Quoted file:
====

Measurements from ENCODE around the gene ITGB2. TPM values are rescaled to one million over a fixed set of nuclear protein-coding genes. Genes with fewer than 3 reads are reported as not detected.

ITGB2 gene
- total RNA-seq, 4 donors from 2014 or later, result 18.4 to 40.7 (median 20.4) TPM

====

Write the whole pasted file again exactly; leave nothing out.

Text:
Measurements from ENCODE around the gene ITGB2. TPM values are rescaled to one million over a fixed set of nuclear protein-coding genes. Genes with fewer than 3 reads are reported as not detected.

ITGB2 gene
- total RNA-seq, 4 donors from 2014 or later, result 18.4 to 40.7 (median 20.4) TPM